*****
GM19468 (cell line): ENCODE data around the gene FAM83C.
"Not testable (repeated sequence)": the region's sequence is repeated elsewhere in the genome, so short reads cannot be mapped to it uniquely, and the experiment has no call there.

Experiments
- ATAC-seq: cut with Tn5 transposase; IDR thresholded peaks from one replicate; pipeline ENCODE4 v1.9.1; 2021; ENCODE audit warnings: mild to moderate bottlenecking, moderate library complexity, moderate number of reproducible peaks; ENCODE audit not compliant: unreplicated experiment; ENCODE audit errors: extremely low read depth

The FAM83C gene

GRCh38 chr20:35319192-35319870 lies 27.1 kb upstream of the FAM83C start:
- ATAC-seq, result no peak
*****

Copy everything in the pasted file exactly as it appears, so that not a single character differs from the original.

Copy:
GM19468 (cell line): ENCODE data around the gene FAM83C.
"Not testable (repeated sequence)": the region's sequence is repeated elsewhere in the genome, so short reads cannot be mapped to it uniquely, and the experiment has no call there.

Experiments
- ATAC-seq: cut with Tn5 transposase; IDR thresholded peaks from one replicate; pipeline ENCODE4 v1.9.1; 2021; ENCODE audit warnings: mild to moderate bottlenecking, moderate library complexity, moderate number of reproducible peaks; ENCODE audit not compliant: unreplicated experiment; ENCODE audit errors: extremely low read depth

The FAM83C gene

GRCh38 chr20:35319192-35319870 lies 27.1 kb upstream of the FAM83C start:
- ATAC-seq, result no peak